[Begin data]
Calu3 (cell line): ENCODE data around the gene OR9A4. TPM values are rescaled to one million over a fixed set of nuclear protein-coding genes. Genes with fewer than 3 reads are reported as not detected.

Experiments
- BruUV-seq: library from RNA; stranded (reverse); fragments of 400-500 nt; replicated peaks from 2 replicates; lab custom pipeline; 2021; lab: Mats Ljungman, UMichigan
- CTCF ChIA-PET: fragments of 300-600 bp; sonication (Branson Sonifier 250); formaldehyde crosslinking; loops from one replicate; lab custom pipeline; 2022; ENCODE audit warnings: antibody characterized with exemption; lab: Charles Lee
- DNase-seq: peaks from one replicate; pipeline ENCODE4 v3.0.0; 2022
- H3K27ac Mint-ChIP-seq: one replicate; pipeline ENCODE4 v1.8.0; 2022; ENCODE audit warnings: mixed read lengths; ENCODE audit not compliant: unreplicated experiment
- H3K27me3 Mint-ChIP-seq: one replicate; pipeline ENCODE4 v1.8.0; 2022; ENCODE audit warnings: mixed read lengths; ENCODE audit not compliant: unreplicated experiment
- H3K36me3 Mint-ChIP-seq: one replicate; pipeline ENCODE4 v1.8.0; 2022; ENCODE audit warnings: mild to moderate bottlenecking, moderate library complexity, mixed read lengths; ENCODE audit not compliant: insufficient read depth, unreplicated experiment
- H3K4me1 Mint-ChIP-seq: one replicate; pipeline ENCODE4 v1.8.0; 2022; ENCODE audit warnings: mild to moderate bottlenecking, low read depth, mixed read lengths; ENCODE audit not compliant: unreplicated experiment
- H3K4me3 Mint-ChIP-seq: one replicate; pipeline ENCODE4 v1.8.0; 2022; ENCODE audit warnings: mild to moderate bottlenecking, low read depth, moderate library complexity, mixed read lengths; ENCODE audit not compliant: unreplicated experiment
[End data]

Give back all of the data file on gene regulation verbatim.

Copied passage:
Calu3 (cell line): ENCODE data around the gene OR9A4. TPM values are rescaled to one million over a fixed set of nuclear protein-coding genes. Genes with fewer than 3 reads are reported as not detected.

Experiments
- BruUV-seq: library from RNA; stranded (reverse); fragments of 400-500 nt; replicated peaks from 2 replicates; lab custom pipeline; 2021; lab: Mats Ljungman, UMichigan
- CTCF ChIA-PET: fragments of 300-600 bp; sonication (Branson Sonifier 250); formaldehyde crosslinking; loops from one replicate; lab custom pipeline; 2022; ENCODE audit warnings: antibody characterized with exemption; lab: Charles Lee
- DNase-seq: peaks from one replicate; pipeline ENCODE4 v3.0.0; 2022
- H3K27ac Mint-ChIP-seq: one replicate; pipeline ENCODE4 v1.8.0; 2022; ENCODE audit warnings: mixed read lengths; ENCODE audit not compliant: unreplicated experiment
- H3K27me3 Mint-ChIP-seq: one replicate; pipeline ENCODE4 v1.8.0; 2022; ENCODE audit warnings: mixed read lengths; ENCODE audit not compliant: unreplicated experiment
- H3K36me3 Mint-ChIP-seq: one replicate; pipeline ENCODE4 v1.8.0; 2022; ENCODE audit warnings: mild to moderate bottlenecking, moderate library complexity, mixed read lengths; ENCODE audit not compliant: insufficient read depth, unreplicated experiment
- H3K4me1 Mint-ChIP-seq: one replicate; pipeline ENCODE4 v1.8.0; 2022; ENCODE audit warnings: mild to moderate bottlenecking, low read depth, mixed read lengths; ENCODE audit not compliant: unreplicated experiment
- H3K4me3 Mint-ChIP-seq: one replicate; pipeline ENCODE4 v1.8.0; 2022; ENCODE audit warnings: mild to moderate bottlenecking, low read depth, moderate library complexity, mixed read lengths; ENCODE audit not compliant: unreplicated experiment